"Not all those who wander are lost."
So says a line in a letter from the wizard Gandalf to Frodo Baggins in the first book of J.R.R. Tolkien's "The Lord of the Rings" fantasy trilogy. The implication is that every journey — no matter how strange it may seem to some people — has meaning.
For me, the decision to travel by train all the way across Europe, from Istanbul to London, was not because I was setting out to destroy a magic ring; rather, I was beginning a new chapter in my life — leaving my job and nice apartment near the canopy of Dubai's glittering forest of skyscrapers for a new role with Insider in London.
In decades past, trains were the quickest way to get across Europe. But that was a long time ago — intercontinental rail journeys haven't been hugely popular since airplane travel went more mainstream.
And yet, taking the train — or in this case, several trains — was precisely what I wanted to do.
Not only did it turn into every bit the adventure I hoped it would be (and then some), but it was also, I found, less expensive than some airline tickets. Here's what the once-in-a-lifetime journey was like — and how you can do it, too.
I'd always been fascinated by trains, old things, and adventure stories. So it only made sense to travel along much of the original route of the Orient Express.
However, I used a modern tool to plan my trip: the internet.
I was able to book most trains and hotels in advance online — but not all of them.
The journey began with a flight from Dubai to Istanbul that cost more than all my train tickets combined.
Not only did I retrace much of the route of the Orient Express, I stayed at many of the same hotels throughout my journey, starting in Istanbul.
I quickly fell in love with Istanbul ...
... But adventure was calling.
After a couple days in Istanbul, I boarded my first train. It was far more luxurious than I was expecting — especially since it cost under $40.
I arrived in Sofia, Bulgaria just after dawn. I was now knee-deep in adventure.
To save money on food throughout my trip, I stocked up on supplies from hotel breakfast buffets. The Sofia Hotel Balkan was great for that.
Next up was a train from Sofia to Belgrade, Serbia.
It was eye-opening to see how different Eastern and Western Europe remain.
As I was moving for a new job, I carried all my life's possessions with me ...
... But there was no need to worry about being robbed.
Some of the trains were very empty, especially the leg from Sofia to Belgrade. I was surprised, since the ticket cost only $23.
Though I enjoyed the tradition of the train, I was glad some of them had modern conveniences like plugs for phone chargers.
Arriving late at night in Belgrade, my biggest fear was that I wouldn't have time to buy my next ticket. I needn't have worried, thanks to the staff at Hotel Moskva.
I enjoyed Belgrade so much, I wanted to stay longer ...
... But I had another train to catch.
Entering Croatia from Serbia, I could already see the changes from Eastern to Central Europe.
In the Croatian capital of Zagreb, I spent the night at the Esplanade Zagreb Hotel, the fanciest one I stayed at during the entire trip.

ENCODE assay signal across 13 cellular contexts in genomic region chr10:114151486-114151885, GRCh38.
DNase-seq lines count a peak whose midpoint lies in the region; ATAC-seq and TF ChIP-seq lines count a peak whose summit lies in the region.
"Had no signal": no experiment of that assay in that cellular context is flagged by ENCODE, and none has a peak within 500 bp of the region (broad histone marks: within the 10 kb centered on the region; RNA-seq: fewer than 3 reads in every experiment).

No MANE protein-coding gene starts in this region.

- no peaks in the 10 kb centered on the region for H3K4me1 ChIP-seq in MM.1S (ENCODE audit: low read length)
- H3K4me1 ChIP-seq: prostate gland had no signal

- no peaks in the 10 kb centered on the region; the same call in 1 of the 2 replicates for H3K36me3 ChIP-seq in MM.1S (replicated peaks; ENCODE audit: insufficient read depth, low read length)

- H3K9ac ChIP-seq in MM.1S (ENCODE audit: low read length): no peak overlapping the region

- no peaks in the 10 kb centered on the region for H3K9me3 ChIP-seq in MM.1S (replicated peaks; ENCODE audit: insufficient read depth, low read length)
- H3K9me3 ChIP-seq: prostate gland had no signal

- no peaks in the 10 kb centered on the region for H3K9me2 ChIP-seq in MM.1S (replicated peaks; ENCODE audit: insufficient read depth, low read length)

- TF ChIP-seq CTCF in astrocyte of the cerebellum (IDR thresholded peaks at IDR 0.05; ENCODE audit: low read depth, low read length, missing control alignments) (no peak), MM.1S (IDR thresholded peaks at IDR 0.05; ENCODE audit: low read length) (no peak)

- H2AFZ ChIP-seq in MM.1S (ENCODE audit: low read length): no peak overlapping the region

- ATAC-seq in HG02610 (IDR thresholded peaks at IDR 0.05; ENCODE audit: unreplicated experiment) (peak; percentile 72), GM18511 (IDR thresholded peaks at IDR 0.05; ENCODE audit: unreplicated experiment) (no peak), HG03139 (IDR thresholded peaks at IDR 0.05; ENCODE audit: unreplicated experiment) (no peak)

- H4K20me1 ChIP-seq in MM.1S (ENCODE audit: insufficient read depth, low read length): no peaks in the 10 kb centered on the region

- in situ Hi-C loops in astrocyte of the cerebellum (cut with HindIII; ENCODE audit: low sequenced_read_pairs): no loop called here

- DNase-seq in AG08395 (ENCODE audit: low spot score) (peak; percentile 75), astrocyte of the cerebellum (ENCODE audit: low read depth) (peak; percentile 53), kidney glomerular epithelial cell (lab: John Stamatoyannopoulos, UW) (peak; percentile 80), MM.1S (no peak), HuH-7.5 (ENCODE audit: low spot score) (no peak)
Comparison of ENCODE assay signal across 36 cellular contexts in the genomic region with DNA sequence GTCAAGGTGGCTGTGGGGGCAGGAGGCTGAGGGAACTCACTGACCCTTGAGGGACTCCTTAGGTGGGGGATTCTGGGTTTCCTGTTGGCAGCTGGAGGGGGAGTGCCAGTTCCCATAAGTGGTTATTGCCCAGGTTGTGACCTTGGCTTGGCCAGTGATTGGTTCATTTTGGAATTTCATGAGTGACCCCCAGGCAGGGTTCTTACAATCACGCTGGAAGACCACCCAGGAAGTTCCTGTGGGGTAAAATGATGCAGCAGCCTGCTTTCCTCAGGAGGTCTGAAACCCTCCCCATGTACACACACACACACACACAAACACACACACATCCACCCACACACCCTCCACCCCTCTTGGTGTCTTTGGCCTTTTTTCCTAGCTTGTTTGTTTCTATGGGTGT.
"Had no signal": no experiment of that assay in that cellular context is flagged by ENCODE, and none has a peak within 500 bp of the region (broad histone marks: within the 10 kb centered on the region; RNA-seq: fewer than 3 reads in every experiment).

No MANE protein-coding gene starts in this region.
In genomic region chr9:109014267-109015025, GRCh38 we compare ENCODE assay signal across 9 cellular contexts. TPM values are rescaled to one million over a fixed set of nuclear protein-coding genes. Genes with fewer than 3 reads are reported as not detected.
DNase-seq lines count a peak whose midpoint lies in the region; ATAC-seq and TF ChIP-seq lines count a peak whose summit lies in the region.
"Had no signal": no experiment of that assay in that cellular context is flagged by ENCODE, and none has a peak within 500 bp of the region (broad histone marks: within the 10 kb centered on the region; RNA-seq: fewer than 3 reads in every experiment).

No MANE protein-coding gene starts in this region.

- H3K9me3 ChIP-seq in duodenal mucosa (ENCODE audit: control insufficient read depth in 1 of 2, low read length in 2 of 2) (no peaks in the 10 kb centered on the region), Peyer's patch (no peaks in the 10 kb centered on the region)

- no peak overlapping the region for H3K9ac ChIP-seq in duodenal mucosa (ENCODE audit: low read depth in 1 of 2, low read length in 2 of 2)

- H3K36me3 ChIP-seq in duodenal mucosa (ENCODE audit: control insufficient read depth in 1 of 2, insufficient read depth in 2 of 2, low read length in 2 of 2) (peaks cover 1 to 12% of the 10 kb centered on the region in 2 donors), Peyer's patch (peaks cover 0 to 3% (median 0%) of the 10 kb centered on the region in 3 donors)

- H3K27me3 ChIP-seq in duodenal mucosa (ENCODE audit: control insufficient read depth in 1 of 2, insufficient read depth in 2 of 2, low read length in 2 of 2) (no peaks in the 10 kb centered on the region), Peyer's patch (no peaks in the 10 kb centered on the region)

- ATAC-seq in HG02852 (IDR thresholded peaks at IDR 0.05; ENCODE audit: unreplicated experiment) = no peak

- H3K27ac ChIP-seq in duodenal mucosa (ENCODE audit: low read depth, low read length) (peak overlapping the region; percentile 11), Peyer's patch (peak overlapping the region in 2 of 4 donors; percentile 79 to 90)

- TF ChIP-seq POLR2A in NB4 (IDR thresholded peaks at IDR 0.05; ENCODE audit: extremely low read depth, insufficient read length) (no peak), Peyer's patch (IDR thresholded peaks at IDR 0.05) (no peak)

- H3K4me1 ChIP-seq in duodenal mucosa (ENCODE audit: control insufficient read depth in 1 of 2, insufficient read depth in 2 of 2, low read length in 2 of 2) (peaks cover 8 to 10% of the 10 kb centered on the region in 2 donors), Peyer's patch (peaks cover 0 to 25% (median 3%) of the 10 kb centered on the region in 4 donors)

It was after Zagreb that the scenery really began to change. Then again, we were entering the Alps.
The train from Zagreb was also mostly empty. Again I was surprised — not only because of the scenery, but because the $132 ticket seemed like good value.
As we went deeper into the Alps the scenery became magical — and again made me think how I wouldn't be able to appreciate it in the same way had I flown.
It was very cold — at least outside. The trains were nice and warm.
I also met some fascinating people on the trains.
As an oppressive fog enshrouded us, things became slightly eerie. It felt like being in a real-life gothic novel.
I spent three days in the Alps in Liechtenstein, one of the world's least-visited countries. I was tempted to stay longer.
High up in the mountains, staying in Liechtenstein felt like taking a break from the world — and my journey.
But after eight days, it was finally time to reach London. The last day would begin in Liechtenstein and end surrounded by skyscrapers near Canary Wharf.
To get to London, I first took a train from Liechtenstein to Buchs in neighboring Switzerland ...
... Then from Buchs to Sargans ...
... Then Sargans to Zurich ...
... Followed by a high-speed train from Zurich to Paris.
Arriving in Paris felt like returning to reality.
I finally took the Eurostar from Paris to London underneath the English Channel.
It was hard to imagine the journey was nearing its end.
Disembarking for the last time, the bright lights of the big city were dazzling after several days surrounded by fog and farmland.
I was glad to be in London, but sad the journey — from the warm Arabian Desert to chilly England — had come to an end.
Train tickets for the journey cost under $500 in total, and I could have saved even more money by staying in less expensive hotels.
For a once-in-a-lifetime trip, I thought the price was more than worth it.
Within days, I was already thinking of where to take a train next.